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Intel limits game updates to newer Processor Graphics products

Martin Brinkmann

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Intel announced plans today to move several of its Intel Processor Graphics families to a legacy support software model. Affected products will receive limited updates as a consequence.

Intel Graphics Driver Download Now

Many Intel processors include graphics components. These are a low-cost alternative to dedicated graphics cards. While limited when it comes to playing modern computer games, running computations or other taxing processes, integrated graphics components work fine for regular use cases.

Intel limits game updates to newer Processor Graphics products

Intel launched its dedicated Arc graphics card series in 2022 in order to compete with Nvidia and AMD. First generation Arc graphics adapters do not compete with high-end Nvidia or AMD models yet, but Intel plans to change that in coming generations.

Intel Legacy Software Support Model

Up until now, Intel released regular software updates for all supported processors and processor graphics. These updates fixed security vulnerabilities and bugs in the drivers for the most part. Updates introduced new features in addition to the included fixes, including improvements for new computer games.

The new Intel legacy software support model limits graphics driver package releases for certain Intel Processor graphics families. Affected products move to a quarterly release cadence.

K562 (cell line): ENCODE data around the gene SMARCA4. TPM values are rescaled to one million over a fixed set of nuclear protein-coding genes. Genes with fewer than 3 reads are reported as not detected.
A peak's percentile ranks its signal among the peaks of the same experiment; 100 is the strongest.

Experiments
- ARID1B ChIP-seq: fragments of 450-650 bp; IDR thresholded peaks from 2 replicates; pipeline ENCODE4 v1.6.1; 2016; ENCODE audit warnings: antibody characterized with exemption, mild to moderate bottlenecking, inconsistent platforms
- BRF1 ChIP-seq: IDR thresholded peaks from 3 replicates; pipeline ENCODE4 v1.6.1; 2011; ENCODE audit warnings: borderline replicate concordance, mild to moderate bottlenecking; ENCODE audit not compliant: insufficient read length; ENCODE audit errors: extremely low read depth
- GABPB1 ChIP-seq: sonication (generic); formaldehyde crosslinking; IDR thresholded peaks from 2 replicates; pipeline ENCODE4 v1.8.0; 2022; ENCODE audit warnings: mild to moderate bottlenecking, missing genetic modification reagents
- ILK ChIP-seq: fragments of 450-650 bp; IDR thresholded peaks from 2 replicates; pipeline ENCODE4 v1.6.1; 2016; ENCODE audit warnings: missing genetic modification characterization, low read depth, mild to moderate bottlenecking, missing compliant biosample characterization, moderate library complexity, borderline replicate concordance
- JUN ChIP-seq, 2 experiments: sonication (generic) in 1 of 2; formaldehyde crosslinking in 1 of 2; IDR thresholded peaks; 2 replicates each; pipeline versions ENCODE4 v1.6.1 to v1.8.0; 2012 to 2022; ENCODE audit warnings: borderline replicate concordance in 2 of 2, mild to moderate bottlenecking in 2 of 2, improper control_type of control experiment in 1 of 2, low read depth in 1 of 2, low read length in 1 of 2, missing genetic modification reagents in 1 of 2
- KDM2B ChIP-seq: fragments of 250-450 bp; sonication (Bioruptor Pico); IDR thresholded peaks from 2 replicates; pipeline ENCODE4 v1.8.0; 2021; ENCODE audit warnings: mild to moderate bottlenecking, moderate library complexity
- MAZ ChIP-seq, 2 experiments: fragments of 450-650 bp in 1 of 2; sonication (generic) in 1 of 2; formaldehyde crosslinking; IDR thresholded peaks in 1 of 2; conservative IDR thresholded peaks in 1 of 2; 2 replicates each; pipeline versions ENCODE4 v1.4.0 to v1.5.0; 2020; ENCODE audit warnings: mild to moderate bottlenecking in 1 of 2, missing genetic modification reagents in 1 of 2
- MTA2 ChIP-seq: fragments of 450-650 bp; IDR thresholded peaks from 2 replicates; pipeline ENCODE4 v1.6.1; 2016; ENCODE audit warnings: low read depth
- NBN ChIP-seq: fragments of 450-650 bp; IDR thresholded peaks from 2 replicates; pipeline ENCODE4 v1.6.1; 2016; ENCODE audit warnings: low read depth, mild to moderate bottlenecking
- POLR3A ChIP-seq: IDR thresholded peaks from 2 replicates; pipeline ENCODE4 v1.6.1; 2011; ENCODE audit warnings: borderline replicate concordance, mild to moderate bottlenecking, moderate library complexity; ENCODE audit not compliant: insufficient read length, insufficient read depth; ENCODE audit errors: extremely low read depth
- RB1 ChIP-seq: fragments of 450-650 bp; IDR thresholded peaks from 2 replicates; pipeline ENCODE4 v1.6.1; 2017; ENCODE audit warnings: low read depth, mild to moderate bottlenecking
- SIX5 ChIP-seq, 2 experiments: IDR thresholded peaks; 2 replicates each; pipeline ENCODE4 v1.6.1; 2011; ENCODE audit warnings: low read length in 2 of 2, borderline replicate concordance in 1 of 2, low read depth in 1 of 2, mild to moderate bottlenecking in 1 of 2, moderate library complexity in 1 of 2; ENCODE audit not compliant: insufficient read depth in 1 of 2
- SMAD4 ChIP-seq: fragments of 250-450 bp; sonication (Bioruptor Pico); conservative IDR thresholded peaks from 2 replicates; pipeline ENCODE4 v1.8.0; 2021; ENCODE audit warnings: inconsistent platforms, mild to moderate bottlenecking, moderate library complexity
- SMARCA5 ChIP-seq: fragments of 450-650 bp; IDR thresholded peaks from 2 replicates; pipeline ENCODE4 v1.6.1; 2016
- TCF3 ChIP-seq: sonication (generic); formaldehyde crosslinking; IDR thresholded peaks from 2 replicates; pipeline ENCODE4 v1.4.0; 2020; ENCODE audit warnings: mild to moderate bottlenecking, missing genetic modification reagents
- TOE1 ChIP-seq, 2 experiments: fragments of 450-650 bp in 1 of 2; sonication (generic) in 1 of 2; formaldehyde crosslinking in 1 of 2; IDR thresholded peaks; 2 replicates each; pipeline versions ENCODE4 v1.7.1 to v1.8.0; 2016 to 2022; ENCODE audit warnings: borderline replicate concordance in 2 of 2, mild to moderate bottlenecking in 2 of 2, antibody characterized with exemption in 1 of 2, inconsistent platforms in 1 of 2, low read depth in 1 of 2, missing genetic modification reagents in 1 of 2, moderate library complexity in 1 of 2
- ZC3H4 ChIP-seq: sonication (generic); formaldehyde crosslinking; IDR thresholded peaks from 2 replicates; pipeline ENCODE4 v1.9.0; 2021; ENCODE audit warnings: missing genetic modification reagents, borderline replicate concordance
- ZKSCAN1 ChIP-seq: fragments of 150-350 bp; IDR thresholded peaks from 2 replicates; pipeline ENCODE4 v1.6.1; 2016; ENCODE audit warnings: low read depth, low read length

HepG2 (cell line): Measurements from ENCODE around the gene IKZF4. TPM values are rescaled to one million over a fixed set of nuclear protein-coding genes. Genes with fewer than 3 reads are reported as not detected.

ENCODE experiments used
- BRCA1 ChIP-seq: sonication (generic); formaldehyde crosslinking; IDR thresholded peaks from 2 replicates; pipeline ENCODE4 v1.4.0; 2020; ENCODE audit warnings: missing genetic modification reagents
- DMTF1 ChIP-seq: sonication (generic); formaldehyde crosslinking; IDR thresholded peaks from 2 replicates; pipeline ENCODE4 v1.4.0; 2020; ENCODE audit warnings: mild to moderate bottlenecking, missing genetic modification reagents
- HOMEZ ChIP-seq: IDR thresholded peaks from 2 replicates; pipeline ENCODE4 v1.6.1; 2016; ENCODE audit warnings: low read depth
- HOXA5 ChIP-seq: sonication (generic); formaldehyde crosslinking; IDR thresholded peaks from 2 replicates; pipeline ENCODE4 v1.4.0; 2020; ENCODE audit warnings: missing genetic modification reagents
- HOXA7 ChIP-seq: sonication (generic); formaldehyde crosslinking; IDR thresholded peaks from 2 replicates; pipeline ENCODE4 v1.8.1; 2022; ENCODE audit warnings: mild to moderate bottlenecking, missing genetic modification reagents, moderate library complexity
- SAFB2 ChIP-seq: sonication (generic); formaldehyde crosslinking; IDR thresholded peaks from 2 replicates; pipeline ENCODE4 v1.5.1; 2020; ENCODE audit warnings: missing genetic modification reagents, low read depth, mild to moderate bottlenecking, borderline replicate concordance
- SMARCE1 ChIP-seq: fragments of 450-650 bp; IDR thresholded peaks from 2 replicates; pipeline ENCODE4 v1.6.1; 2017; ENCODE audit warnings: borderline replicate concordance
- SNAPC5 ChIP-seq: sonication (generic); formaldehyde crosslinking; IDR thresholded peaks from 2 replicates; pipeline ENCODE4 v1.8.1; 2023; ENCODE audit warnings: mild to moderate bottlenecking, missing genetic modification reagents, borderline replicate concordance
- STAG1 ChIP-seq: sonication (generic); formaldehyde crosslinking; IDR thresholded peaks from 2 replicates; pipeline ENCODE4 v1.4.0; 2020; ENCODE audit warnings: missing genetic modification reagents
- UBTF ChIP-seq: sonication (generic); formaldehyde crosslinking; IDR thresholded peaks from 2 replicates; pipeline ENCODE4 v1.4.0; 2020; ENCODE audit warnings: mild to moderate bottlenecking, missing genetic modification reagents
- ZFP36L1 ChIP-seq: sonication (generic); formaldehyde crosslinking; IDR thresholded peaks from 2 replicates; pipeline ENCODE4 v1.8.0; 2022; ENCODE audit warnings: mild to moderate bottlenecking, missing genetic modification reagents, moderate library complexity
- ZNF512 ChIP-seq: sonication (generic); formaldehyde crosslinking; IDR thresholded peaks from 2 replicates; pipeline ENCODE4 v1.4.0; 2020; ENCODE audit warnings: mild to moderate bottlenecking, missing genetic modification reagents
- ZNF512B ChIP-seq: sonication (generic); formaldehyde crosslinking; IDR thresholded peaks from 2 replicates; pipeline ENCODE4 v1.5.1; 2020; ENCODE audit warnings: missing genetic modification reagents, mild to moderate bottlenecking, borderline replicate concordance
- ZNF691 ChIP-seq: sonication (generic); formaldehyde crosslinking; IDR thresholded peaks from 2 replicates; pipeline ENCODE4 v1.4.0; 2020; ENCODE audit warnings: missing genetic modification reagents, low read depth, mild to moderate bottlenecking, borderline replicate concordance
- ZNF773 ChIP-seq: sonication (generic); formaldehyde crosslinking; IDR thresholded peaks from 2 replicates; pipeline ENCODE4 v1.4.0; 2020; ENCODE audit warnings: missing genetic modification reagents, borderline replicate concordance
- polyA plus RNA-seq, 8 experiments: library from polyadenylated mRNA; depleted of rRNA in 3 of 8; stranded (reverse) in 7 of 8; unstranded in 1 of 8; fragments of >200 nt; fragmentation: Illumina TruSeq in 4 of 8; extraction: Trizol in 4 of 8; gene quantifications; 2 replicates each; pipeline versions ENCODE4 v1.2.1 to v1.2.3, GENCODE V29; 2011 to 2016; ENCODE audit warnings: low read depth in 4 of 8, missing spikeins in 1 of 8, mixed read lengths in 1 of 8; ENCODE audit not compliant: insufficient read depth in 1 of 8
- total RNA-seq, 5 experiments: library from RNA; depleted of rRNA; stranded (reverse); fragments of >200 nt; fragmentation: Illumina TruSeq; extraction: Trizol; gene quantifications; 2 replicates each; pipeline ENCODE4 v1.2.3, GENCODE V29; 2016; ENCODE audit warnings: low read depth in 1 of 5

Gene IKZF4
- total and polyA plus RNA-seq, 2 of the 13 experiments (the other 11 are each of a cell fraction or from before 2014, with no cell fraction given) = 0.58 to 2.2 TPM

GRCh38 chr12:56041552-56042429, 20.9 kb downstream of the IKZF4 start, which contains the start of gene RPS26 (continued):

Major issues, for example, major security issues, may result in the releasing of unscheduled driver packages for affected processor families. For the most part, however, Intel customers should expect four driver package releases per year.

Processor graphics families that fall under the new legacy software support model receive critical fixes and security vulnerability fixes only. In other words, updates will no longer introduce support for new features or technologies, including optimizations for new computer games.

How to find out if your PC is affected

Intel Product lookup, processor product collection and code name

Intel published a list of impacted products on its Community website. In short: affected products include Intel 6th generation to 10th generation processor graphics products, as well as related Intel Atom Pentium and Celeron processors.

The list is helpful, but only for experienced users and administrators.

Here is a quick way to find out whether a PC is affected by the change:

  1. Open the Windows Start Menu, e.g., by clicking on the Start button.
  2. Type System Information and select the System Information application from the results.
  3. Locate the Processor entry in the System Information window. You find it near the top of the page.
    • Example: Intel(R) Core(TM) i7-6700K is listed in System Information.
  4. The first number after the dash references the processor generation. In the example above, it is processor generation 6 (Intel(R) Core(TM) i7-6700K)

Alternatively, you may look up the information on Intel’s website: